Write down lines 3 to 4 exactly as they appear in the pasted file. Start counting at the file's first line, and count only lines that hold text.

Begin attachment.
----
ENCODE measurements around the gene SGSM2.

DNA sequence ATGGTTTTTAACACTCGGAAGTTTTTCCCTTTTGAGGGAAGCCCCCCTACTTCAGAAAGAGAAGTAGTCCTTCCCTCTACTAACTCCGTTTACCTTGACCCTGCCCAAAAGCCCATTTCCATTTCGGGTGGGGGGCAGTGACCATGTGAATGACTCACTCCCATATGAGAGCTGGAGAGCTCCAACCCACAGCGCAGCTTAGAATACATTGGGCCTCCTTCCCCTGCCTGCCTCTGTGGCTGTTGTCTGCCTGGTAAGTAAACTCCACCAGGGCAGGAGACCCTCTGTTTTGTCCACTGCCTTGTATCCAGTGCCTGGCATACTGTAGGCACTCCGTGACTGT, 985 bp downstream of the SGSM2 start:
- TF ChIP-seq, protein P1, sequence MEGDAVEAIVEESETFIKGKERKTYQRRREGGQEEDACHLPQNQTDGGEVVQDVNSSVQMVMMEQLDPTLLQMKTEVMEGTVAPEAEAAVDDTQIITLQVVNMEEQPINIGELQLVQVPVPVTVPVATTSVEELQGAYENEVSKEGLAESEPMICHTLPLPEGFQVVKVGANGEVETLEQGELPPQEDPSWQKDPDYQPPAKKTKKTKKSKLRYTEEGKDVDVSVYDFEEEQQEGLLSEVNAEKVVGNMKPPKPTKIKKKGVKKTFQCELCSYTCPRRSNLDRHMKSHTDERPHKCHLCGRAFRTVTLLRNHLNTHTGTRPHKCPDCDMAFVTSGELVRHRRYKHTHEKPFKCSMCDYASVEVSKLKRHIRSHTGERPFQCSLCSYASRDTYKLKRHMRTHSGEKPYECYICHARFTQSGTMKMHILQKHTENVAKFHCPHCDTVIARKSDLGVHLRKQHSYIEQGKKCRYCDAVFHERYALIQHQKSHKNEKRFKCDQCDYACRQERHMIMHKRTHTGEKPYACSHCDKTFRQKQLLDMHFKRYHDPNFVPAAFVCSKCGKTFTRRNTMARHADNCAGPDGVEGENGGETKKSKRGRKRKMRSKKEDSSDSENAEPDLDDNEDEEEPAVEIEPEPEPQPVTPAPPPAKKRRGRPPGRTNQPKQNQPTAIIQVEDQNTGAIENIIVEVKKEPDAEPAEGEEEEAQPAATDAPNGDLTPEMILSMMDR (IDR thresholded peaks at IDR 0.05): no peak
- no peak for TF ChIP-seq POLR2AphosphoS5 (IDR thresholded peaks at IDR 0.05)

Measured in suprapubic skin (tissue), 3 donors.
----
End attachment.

- TF ChIP-seq, protein P1, sequence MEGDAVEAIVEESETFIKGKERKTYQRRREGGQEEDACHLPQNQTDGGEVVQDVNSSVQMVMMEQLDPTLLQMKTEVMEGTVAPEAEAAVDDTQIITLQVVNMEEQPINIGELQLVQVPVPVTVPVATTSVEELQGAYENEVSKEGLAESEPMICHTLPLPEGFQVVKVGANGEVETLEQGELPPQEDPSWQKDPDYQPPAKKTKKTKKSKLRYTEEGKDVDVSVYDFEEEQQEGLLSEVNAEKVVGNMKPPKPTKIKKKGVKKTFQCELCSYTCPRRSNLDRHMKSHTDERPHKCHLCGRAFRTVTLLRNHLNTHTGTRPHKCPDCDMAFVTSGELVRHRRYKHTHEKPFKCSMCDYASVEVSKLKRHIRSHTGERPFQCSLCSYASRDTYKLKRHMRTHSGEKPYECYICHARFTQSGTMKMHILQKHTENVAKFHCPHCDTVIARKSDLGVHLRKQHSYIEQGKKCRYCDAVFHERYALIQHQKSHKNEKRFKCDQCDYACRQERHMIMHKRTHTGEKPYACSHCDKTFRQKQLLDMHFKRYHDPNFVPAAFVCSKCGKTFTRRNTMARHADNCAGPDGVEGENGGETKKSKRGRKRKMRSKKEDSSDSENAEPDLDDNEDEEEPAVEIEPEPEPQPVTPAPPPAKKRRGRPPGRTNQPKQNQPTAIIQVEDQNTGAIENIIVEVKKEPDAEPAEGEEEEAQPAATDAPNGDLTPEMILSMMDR (IDR thresholded peaks at IDR 0.05): no peak
- no peak for TF ChIP-seq POLR2AphosphoS5 (IDR thresholded peaks at IDR 0.05)